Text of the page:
"The soft drink or energy drink imagery of these drinks is just dangerous window dressing," contends Eric A. Weiss, an emergency medicine expert at Stanford University's School of Medicine in Palo Alto, Calif. "It hides the fact that you're consuming significant amounts of alcohol. And that is potentially hazardous, because it's not only harmful to one's health, but impairs a person's coordination and judgment."
These beverages - one brand which is marketed as a "blackout in a can" - contain anywhere from 6 percent to 12 percent alcohol - equivalent of two to four beers. "And what I worry about as a trauma physician is that someone will drink one can of this stuff and not realize how much alcohol they've consumed," Weiss said.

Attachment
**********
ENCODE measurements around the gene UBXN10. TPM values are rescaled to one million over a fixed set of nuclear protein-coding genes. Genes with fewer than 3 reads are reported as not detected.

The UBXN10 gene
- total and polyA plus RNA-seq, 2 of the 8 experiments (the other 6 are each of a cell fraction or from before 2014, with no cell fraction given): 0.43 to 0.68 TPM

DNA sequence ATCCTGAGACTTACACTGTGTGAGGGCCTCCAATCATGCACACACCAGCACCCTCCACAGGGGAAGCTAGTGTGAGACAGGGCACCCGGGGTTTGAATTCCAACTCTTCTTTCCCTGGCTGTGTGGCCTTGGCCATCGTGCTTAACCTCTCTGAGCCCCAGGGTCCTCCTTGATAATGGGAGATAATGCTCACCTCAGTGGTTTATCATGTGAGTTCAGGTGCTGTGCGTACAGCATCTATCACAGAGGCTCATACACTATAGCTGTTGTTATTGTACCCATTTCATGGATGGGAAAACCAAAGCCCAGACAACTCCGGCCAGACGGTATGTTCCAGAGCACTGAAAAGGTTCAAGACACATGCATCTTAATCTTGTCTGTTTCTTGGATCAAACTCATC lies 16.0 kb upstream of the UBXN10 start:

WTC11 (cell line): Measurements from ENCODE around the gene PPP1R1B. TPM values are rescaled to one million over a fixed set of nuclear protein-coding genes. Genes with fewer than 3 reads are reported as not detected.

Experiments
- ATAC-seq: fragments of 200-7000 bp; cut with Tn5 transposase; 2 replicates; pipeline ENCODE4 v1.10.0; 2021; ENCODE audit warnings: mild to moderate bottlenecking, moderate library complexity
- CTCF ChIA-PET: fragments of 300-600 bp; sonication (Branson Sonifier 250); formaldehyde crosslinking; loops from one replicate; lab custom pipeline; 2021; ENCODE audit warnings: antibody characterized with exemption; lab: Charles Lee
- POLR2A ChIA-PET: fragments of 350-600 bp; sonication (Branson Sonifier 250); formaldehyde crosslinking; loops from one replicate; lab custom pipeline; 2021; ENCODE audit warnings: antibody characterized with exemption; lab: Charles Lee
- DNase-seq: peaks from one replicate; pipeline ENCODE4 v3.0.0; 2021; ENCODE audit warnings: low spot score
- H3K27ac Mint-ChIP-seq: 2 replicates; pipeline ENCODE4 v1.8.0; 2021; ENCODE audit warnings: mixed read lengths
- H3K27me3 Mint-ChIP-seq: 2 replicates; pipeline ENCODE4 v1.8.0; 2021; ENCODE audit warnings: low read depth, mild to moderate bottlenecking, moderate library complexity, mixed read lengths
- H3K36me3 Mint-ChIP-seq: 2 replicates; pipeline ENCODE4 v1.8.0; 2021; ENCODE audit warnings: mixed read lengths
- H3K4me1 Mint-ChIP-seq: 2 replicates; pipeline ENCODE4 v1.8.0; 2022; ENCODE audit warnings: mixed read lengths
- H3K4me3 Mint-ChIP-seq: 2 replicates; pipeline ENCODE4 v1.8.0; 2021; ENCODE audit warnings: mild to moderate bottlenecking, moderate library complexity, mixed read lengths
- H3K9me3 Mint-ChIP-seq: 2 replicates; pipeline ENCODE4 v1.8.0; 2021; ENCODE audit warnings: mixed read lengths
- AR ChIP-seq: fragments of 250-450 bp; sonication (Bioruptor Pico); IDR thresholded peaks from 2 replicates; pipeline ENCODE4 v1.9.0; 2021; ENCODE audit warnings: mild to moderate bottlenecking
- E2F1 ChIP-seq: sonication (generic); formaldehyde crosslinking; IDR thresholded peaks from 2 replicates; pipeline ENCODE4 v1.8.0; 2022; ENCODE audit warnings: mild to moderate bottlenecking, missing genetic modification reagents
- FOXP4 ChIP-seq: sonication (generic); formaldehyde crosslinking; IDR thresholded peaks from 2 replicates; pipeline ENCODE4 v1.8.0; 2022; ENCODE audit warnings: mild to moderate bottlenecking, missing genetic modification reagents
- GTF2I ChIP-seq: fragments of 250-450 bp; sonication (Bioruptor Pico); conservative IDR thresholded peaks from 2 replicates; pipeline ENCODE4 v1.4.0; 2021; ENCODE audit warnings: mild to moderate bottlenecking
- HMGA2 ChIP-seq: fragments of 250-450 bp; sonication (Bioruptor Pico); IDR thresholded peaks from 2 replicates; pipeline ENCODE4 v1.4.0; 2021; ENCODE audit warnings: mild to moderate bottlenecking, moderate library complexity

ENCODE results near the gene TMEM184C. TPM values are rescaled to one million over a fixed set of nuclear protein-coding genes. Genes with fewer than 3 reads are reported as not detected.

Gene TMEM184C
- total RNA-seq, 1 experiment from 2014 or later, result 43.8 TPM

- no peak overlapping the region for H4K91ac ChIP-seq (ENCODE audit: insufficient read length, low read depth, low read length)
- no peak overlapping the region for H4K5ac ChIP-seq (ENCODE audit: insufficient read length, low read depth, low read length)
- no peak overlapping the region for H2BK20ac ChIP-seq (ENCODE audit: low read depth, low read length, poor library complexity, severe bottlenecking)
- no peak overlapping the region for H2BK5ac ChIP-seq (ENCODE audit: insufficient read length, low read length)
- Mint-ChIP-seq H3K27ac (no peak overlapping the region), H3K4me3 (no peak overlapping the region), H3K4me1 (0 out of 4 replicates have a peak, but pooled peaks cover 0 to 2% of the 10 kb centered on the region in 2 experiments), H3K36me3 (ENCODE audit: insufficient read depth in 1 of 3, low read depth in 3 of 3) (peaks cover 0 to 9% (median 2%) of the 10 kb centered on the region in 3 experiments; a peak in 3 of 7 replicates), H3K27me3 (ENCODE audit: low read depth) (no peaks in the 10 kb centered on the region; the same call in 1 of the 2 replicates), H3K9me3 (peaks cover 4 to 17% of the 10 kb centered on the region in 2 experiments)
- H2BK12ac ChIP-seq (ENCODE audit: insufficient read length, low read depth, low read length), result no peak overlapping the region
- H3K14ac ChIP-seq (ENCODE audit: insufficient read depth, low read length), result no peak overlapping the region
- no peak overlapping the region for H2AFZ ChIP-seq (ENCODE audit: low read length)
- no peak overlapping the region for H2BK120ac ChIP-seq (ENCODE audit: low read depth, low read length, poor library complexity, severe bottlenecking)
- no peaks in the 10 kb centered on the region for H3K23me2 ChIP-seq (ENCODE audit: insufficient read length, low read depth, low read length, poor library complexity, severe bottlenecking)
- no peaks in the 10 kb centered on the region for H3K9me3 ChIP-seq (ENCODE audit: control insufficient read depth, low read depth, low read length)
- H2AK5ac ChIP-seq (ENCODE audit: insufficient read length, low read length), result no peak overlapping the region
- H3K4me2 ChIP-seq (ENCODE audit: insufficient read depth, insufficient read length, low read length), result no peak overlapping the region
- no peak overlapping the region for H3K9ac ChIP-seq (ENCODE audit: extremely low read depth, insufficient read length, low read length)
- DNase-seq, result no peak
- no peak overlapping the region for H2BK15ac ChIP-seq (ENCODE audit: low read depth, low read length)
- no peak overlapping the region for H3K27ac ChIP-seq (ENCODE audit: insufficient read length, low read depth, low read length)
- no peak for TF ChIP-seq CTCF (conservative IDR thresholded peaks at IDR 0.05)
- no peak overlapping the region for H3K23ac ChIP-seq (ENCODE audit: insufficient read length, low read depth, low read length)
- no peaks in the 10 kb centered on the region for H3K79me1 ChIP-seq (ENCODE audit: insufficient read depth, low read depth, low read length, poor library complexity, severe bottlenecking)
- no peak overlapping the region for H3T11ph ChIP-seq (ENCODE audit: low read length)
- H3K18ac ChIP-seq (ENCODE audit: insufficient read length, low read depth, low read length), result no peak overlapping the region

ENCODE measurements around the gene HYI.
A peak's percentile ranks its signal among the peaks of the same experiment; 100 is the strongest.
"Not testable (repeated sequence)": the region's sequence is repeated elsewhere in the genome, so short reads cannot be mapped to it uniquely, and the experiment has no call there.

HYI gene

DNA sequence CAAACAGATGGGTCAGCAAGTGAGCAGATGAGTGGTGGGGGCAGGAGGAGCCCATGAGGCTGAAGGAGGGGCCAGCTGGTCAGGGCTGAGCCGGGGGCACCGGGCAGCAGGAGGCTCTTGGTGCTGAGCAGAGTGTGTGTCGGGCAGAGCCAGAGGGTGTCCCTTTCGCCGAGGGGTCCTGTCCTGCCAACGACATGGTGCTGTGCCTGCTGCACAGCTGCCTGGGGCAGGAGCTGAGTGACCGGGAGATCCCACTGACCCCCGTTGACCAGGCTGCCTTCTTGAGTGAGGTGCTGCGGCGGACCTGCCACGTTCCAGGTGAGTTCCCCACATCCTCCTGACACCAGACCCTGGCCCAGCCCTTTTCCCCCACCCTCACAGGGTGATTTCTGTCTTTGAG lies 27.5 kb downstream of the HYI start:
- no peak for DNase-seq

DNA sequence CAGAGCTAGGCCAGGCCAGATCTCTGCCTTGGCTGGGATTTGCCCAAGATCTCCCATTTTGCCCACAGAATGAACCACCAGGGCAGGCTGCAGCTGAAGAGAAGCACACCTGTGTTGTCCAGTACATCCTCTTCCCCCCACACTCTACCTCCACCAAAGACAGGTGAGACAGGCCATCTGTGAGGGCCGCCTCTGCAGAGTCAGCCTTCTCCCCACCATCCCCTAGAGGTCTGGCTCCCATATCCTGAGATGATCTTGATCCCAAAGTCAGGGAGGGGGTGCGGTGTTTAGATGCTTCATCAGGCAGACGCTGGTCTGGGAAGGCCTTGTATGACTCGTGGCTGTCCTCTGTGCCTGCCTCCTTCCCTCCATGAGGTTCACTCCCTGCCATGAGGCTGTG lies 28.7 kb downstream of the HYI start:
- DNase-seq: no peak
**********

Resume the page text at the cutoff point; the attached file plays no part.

The article notes that no federal or state laws specifically regulate or ban the sale of caffeinated alcoholic beverages. But after several students were hospitalized after consuming cans of Four Loko, two colleges recently banned the consumption of the drink on their campus.
Previously: Don't add buzz to the booze, says FDA